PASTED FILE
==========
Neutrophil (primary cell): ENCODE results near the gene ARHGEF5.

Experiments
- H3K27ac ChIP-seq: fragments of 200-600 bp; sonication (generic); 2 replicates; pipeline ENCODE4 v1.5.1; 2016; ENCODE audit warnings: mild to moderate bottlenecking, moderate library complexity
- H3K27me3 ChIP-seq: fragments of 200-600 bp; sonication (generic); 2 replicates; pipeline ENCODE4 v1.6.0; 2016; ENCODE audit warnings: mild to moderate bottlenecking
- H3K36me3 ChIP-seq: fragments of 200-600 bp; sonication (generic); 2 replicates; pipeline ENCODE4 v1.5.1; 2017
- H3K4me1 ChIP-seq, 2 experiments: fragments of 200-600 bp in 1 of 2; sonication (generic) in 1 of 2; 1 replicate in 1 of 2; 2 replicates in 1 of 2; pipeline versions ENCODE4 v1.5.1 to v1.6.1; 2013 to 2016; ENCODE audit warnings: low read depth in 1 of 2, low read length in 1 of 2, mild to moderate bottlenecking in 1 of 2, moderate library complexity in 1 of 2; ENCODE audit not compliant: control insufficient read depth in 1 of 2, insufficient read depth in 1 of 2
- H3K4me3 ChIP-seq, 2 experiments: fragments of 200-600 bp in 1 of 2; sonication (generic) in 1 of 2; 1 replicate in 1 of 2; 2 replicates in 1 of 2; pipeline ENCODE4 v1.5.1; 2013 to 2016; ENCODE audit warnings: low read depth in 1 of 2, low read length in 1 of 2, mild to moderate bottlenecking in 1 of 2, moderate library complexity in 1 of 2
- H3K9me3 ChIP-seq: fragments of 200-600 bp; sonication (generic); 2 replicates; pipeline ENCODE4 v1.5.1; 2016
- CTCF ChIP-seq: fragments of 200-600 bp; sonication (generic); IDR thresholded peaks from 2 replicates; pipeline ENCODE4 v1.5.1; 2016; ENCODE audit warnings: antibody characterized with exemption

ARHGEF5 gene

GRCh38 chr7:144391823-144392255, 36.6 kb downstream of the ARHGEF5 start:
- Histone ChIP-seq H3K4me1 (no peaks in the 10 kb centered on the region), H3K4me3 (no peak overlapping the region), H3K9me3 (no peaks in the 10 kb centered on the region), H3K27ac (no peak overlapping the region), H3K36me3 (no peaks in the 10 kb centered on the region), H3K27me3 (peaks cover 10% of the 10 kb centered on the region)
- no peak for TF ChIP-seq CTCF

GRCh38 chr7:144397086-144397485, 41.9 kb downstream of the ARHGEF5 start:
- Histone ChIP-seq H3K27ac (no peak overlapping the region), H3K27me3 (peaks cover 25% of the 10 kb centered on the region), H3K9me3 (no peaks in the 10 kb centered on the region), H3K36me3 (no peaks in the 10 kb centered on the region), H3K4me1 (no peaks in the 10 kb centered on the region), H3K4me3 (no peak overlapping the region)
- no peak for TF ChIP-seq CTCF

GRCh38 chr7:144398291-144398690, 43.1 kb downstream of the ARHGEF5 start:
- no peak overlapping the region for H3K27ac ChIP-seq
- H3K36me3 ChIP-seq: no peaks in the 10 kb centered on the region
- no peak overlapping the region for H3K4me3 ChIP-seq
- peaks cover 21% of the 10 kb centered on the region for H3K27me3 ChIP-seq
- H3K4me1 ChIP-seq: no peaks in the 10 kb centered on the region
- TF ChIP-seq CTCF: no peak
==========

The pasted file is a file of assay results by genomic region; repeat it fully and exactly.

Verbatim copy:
Neutrophil (primary cell): ENCODE results near the gene ARHGEF5.

Experiments
- H3K27ac ChIP-seq: fragments of 200-600 bp; sonication (generic); 2 replicates; pipeline ENCODE4 v1.5.1; 2016; ENCODE audit warnings: mild to moderate bottlenecking, moderate library complexity
- H3K27me3 ChIP-seq: fragments of 200-600 bp; sonication (generic); 2 replicates; pipeline ENCODE4 v1.6.0; 2016; ENCODE audit warnings: mild to moderate bottlenecking
- H3K36me3 ChIP-seq: fragments of 200-600 bp; sonication (generic); 2 replicates; pipeline ENCODE4 v1.5.1; 2017
- H3K4me1 ChIP-seq, 2 experiments: fragments of 200-600 bp in 1 of 2; sonication (generic) in 1 of 2; 1 replicate in 1 of 2; 2 replicates in 1 of 2; pipeline versions ENCODE4 v1.5.1 to v1.6.1; 2013 to 2016; ENCODE audit warnings: low read depth in 1 of 2, low read length in 1 of 2, mild to moderate bottlenecking in 1 of 2, moderate library complexity in 1 of 2; ENCODE audit not compliant: control insufficient read depth in 1 of 2, insufficient read depth in 1 of 2
- H3K4me3 ChIP-seq, 2 experiments: fragments of 200-600 bp in 1 of 2; sonication (generic) in 1 of 2; 1 replicate in 1 of 2; 2 replicates in 1 of 2; pipeline ENCODE4 v1.5.1; 2013 to 2016; ENCODE audit warnings: low read depth in 1 of 2, low read length in 1 of 2, mild to moderate bottlenecking in 1 of 2, moderate library complexity in 1 of 2
- H3K9me3 ChIP-seq: fragments of 200-600 bp; sonication (generic); 2 replicates; pipeline ENCODE4 v1.5.1; 2016
- CTCF ChIP-seq: fragments of 200-600 bp; sonication (generic); IDR thresholded peaks from 2 replicates; pipeline ENCODE4 v1.5.1; 2016; ENCODE audit warnings: antibody characterized with exemption

ARHGEF5 gene

GRCh38 chr7:144391823-144392255, 36.6 kb downstream of the ARHGEF5 start:
- Histone ChIP-seq H3K4me1 (no peaks in the 10 kb centered on the region), H3K4me3 (no peak overlapping the region), H3K9me3 (no peaks in the 10 kb centered on the region), H3K27ac (no peak overlapping the region), H3K36me3 (no peaks in the 10 kb centered on the region), H3K27me3 (peaks cover 10% of the 10 kb centered on the region)
- no peak for TF ChIP-seq CTCF

GRCh38 chr7:144397086-144397485, 41.9 kb downstream of the ARHGEF5 start:
- Histone ChIP-seq H3K27ac (no peak overlapping the region), H3K27me3 (peaks cover 25% of the 10 kb centered on the region), H3K9me3 (no peaks in the 10 kb centered on the region), H3K36me3 (no peaks in the 10 kb centered on the region), H3K4me1 (no peaks in the 10 kb centered on the region), H3K4me3 (no peak overlapping the region)
- no peak for TF ChIP-seq CTCF

GRCh38 chr7:144398291-144398690, 43.1 kb downstream of the ARHGEF5 start:
- no peak overlapping the region for H3K27ac ChIP-seq
- H3K36me3 ChIP-seq: no peaks in the 10 kb centered on the region
- no peak overlapping the region for H3K4me3 ChIP-seq
- peaks cover 21% of the 10 kb centered on the region for H3K27me3 ChIP-seq
- H3K4me1 ChIP-seq: no peaks in the 10 kb centered on the region
- TF ChIP-seq CTCF: no peak